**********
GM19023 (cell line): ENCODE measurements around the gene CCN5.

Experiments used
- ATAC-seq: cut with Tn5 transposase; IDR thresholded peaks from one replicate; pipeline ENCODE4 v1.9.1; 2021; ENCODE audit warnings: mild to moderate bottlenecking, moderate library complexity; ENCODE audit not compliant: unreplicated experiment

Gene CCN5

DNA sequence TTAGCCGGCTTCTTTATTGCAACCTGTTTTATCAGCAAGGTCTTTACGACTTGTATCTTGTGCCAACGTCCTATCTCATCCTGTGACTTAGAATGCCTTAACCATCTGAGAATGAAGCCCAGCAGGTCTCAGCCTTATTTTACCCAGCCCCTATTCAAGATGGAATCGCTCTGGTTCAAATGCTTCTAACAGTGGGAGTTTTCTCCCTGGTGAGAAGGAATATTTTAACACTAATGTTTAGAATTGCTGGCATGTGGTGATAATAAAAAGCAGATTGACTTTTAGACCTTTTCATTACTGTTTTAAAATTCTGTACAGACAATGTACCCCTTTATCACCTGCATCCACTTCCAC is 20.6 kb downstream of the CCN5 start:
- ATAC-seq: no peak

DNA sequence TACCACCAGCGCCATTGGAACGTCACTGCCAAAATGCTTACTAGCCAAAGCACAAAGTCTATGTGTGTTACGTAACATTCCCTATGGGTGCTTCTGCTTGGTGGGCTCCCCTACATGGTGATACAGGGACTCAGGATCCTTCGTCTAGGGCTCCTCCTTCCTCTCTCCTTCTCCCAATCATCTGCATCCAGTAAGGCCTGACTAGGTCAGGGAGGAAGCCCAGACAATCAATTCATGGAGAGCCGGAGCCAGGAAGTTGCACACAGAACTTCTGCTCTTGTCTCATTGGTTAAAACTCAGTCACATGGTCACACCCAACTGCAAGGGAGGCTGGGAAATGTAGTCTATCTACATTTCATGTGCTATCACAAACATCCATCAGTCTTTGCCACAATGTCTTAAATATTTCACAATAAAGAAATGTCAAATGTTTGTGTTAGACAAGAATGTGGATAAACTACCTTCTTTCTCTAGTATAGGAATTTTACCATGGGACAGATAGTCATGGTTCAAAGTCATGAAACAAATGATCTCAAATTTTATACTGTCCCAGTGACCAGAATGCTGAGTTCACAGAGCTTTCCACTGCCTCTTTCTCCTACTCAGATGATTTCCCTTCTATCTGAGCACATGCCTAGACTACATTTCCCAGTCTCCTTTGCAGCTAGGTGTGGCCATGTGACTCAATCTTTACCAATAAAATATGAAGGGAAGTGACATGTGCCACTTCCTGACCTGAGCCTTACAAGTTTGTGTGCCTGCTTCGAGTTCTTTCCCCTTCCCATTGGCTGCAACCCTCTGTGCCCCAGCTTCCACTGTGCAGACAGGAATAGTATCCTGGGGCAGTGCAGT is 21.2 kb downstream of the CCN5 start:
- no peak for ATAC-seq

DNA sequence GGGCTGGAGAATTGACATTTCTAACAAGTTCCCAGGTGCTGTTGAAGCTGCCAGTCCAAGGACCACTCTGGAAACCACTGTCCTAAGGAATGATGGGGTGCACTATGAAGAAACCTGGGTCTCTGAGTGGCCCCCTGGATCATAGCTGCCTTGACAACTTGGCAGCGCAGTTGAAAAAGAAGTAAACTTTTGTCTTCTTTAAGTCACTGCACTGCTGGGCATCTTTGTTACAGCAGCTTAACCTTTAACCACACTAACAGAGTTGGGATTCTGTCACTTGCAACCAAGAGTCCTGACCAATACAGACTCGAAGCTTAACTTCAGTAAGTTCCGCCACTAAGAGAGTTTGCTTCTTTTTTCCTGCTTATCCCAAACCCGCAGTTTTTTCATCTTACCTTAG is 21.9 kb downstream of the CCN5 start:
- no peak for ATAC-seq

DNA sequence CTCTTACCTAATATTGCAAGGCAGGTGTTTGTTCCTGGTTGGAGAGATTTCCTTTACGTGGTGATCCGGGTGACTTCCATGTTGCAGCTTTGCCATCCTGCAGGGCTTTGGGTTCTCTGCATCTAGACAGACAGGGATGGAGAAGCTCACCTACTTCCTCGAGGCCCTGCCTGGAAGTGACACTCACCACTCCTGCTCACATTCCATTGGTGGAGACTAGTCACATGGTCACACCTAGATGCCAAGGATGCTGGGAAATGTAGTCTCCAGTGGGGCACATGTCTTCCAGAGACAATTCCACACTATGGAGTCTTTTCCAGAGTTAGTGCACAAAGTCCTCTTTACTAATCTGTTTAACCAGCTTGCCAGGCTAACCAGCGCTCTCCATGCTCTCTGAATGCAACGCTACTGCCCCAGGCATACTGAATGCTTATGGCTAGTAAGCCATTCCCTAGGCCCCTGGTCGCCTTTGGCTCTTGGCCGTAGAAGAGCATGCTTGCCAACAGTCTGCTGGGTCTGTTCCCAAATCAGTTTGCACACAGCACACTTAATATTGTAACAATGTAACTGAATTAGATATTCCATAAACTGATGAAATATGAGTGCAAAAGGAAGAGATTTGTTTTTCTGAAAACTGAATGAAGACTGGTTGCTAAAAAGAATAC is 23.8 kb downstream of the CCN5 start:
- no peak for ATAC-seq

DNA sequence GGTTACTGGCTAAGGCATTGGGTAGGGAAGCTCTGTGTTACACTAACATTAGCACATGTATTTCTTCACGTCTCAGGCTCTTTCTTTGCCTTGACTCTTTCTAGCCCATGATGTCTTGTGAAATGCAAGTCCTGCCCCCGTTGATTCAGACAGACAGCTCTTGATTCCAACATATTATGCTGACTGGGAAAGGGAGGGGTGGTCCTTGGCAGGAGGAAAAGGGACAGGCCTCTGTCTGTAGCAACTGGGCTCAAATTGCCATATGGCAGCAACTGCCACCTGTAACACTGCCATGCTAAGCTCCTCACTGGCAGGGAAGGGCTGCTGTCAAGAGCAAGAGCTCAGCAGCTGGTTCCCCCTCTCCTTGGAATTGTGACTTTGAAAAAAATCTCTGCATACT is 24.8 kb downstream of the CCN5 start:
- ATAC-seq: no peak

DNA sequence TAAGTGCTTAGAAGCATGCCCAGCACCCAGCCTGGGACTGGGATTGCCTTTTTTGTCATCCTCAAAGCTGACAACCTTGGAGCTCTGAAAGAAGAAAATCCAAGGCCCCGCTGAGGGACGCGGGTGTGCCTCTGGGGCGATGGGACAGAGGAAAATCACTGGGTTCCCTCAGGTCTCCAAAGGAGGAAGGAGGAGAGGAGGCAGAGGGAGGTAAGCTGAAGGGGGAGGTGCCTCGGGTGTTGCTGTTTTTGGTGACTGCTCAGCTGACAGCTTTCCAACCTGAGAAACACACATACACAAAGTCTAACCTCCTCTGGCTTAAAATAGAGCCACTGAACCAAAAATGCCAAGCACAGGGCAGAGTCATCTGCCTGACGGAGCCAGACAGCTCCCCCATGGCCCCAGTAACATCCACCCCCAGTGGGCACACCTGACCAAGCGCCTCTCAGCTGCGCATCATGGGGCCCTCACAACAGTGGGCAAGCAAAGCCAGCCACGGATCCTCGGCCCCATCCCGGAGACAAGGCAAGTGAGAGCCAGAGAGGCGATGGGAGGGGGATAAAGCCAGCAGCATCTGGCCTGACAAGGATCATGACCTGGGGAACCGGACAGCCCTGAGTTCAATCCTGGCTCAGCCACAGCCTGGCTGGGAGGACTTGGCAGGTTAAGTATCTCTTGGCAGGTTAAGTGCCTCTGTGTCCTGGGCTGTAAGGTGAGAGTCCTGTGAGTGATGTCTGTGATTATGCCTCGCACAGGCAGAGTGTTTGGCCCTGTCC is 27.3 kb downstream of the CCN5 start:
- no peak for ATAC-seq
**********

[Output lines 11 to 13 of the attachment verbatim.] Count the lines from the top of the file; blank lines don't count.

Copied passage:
DNA sequence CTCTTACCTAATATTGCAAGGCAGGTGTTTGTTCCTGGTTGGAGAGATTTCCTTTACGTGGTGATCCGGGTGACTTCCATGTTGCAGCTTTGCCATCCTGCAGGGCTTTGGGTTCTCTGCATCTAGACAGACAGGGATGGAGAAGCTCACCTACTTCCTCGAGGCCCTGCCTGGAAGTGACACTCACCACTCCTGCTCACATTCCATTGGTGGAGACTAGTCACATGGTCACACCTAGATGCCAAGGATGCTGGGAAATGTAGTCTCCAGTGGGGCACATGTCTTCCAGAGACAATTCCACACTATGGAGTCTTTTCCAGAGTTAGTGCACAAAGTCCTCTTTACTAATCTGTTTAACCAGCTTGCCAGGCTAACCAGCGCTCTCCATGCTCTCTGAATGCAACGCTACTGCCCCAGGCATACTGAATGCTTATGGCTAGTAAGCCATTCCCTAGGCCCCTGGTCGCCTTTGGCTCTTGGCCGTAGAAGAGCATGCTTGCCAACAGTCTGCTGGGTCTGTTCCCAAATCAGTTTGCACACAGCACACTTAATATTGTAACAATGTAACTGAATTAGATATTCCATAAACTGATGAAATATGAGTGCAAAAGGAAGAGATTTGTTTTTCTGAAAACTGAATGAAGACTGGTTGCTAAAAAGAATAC is 23.8 kb downstream of the CCN5 start:
- no peak for ATAC-seq

DNA sequence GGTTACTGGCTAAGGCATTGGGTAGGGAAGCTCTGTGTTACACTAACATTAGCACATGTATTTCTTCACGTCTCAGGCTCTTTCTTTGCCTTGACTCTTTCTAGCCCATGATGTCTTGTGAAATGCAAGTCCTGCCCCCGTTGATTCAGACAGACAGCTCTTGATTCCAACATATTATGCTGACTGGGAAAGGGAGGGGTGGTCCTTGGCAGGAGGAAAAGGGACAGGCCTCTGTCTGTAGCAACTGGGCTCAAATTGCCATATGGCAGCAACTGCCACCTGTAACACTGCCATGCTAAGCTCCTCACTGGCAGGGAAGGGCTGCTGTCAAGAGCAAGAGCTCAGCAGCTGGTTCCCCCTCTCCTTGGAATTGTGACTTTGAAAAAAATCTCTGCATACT is 24.8 kb downstream of the CCN5 start: